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United States PMI April 2019

United States: ISM manufacturing index falls to two-and-a-half year low in April on weaker orders amid declining export demand

The pace of growth in the U.S. manufacturing sector softened again in April after roughly stabilizing in the first months of the year. The Institute for Supply Management (ISM) manufacturing index fell from 55.3 in March to a two-and-a-half year low of 52.8 in April, missing market expectations of 55.0. Although the index remained above the 50-point threshold that separates expansion from contraction in the sector—where it has been for 32 consecutive months—the April reading evidenced that momentum in the manufacturing sector remained on a downward trend, as the index fell further away from the high of 60.8 reached in August of last year.

The deterioration in the index was largely due to weaker growth in new orders—from both the domestic and export markets—and production, which in turn weighed on hiring. The new orders index notably fell significantly, while export orders declined below the 50-point threshold, indicating a slight contraction in export demand. With weaker employment growth in the month, a positive sign came from backlogs of work, which increased solidly after a near-flat reading in March.

Looking at supply side indicators, supplier deliveries lengthened only marginally more than in the previous month, while manufacturers´ inventory levels increased at a faster clip. In a sign of easing supply-chain pressure, input prices were unchanged in April—contrasting the robust inflation registered in past months—while imports also declined marginally. However, on the customer side, inventories continued to fall at the same rapid pace as in March.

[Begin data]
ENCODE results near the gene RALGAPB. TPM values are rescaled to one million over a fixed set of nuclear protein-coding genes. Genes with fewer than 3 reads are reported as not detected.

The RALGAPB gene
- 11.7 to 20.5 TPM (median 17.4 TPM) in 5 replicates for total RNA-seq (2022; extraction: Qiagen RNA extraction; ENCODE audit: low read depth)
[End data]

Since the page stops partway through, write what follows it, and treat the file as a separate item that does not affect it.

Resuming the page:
Furthermore, several survey respondents mentioned both the U.S.-China trade war and supply chain disruptions at the U.S.-Mexico border were negatively impacting their activity, with some respondents specifically indicating “growing concerns” over the Southern border situation.

Commenting on this month’s release, researchers at Nomura noted:

“Altogether, the April ISM report suggests a stepdown in both manufacturing current activity and momentum. While we had previously seen some stabilization in incoming data on the industrial sector, today’s survey suggests that slow global growth and business uncertainty continue to weigh on manufacturers, possibly extending the slowdown. A trade deal with China and stabilizing external growth should be positive for business sentiment but prolonged issues at the US/Mexico border may counteract those tailwinds”.

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